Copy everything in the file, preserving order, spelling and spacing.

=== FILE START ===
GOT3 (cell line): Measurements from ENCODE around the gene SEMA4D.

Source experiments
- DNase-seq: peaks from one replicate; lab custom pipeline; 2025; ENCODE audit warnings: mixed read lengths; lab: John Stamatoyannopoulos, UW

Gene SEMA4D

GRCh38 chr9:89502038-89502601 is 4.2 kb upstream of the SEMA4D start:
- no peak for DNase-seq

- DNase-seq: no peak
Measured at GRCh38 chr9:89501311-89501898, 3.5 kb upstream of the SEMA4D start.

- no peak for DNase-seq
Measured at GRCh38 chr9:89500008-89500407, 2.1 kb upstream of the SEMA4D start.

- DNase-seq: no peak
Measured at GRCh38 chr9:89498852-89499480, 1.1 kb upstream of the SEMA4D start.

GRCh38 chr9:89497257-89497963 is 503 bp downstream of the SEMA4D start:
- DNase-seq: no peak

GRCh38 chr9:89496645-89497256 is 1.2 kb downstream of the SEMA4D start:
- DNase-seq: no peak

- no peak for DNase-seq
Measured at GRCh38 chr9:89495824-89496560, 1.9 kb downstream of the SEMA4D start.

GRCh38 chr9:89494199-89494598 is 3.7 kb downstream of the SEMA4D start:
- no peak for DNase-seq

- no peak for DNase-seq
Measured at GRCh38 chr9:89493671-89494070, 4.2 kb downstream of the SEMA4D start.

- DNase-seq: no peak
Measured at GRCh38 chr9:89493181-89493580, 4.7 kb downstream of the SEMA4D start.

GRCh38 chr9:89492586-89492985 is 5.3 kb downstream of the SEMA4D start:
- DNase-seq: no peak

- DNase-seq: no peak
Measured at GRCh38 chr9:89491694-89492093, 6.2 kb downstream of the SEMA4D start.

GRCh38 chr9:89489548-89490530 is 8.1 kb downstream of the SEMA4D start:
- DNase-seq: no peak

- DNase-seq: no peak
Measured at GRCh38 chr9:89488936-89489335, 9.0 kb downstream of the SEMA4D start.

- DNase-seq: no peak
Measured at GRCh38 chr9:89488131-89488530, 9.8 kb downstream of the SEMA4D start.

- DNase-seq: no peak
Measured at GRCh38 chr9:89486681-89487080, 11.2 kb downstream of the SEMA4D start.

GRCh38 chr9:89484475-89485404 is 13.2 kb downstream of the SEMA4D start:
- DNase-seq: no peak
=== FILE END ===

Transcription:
GOT3 (cell line): Measurements from ENCODE around the gene SEMA4D.

Source experiments
- DNase-seq: peaks from one replicate; lab custom pipeline; 2025; ENCODE audit warnings: mixed read lengths; lab: John Stamatoyannopoulos, UW

Gene SEMA4D

GRCh38 chr9:89502038-89502601 is 4.2 kb upstream of the SEMA4D start:
- no peak for DNase-seq

- DNase-seq: no peak
Measured at GRCh38 chr9:89501311-89501898, 3.5 kb upstream of the SEMA4D start.

- no peak for DNase-seq
Measured at GRCh38 chr9:89500008-89500407, 2.1 kb upstream of the SEMA4D start.

- DNase-seq: no peak
Measured at GRCh38 chr9:89498852-89499480, 1.1 kb upstream of the SEMA4D start.

GRCh38 chr9:89497257-89497963 is 503 bp downstream of the SEMA4D start:
- DNase-seq: no peak

GRCh38 chr9:89496645-89497256 is 1.2 kb downstream of the SEMA4D start:
- DNase-seq: no peak

- no peak for DNase-seq
Measured at GRCh38 chr9:89495824-89496560, 1.9 kb downstream of the SEMA4D start.

GRCh38 chr9:89494199-89494598 is 3.7 kb downstream of the SEMA4D start:
- no peak for DNase-seq

- no peak for DNase-seq
Measured at GRCh38 chr9:89493671-89494070, 4.2 kb downstream of the SEMA4D start.

- DNase-seq: no peak
Measured at GRCh38 chr9:89493181-89493580, 4.7 kb downstream of the SEMA4D start.

GRCh38 chr9:89492586-89492985 is 5.3 kb downstream of the SEMA4D start:
- DNase-seq: no peak

- DNase-seq: no peak
Measured at GRCh38 chr9:89491694-89492093, 6.2 kb downstream of the SEMA4D start.

GRCh38 chr9:89489548-89490530 is 8.1 kb downstream of the SEMA4D start:
- DNase-seq: no peak

- DNase-seq: no peak
Measured at GRCh38 chr9:89488936-89489335, 9.0 kb downstream of the SEMA4D start.

- DNase-seq: no peak
Measured at GRCh38 chr9:89488131-89488530, 9.8 kb downstream of the SEMA4D start.

- DNase-seq: no peak
Measured at GRCh38 chr9:89486681-89487080, 11.2 kb downstream of the SEMA4D start.

GRCh38 chr9:89484475-89485404 is 13.2 kb downstream of the SEMA4D start:
- DNase-seq: no peak